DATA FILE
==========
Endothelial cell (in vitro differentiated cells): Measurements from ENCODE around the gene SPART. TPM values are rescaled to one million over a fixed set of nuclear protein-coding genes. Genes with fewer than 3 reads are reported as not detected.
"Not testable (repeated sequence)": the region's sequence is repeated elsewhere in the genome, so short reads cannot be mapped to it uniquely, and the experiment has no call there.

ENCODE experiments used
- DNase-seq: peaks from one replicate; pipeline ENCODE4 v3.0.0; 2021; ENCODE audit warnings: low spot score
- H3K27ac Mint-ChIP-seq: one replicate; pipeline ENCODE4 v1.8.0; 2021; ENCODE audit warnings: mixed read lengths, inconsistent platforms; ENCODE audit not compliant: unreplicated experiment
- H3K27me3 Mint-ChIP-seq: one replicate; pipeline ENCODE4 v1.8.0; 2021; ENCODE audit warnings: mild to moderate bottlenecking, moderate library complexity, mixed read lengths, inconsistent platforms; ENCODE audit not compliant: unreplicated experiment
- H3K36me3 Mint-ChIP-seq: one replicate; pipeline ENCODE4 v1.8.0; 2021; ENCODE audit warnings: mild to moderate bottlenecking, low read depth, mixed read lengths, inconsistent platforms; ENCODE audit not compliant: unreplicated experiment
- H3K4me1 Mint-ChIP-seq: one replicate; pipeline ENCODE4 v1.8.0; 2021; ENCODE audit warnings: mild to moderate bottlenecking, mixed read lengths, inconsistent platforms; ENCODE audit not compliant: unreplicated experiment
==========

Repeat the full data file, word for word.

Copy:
Endothelial cell (in vitro differentiated cells): Measurements from ENCODE around the gene SPART. TPM values are rescaled to one million over a fixed set of nuclear protein-coding genes. Genes with fewer than 3 reads are reported as not detected.
"Not testable (repeated sequence)": the region's sequence is repeated elsewhere in the genome, so short reads cannot be mapped to it uniquely, and the experiment has no call there.

ENCODE experiments used
- DNase-seq: peaks from one replicate; pipeline ENCODE4 v3.0.0; 2021; ENCODE audit warnings: low spot score
- H3K27ac Mint-ChIP-seq: one replicate; pipeline ENCODE4 v1.8.0; 2021; ENCODE audit warnings: mixed read lengths, inconsistent platforms; ENCODE audit not compliant: unreplicated experiment
- H3K27me3 Mint-ChIP-seq: one replicate; pipeline ENCODE4 v1.8.0; 2021; ENCODE audit warnings: mild to moderate bottlenecking, moderate library complexity, mixed read lengths, inconsistent platforms; ENCODE audit not compliant: unreplicated experiment
- H3K36me3 Mint-ChIP-seq: one replicate; pipeline ENCODE4 v1.8.0; 2021; ENCODE audit warnings: mild to moderate bottlenecking, low read depth, mixed read lengths, inconsistent platforms; ENCODE audit not compliant: unreplicated experiment
- H3K4me1 Mint-ChIP-seq: one replicate; pipeline ENCODE4 v1.8.0; 2021; ENCODE audit warnings: mild to moderate bottlenecking, mixed read lengths, inconsistent platforms; ENCODE audit not compliant: unreplicated experiment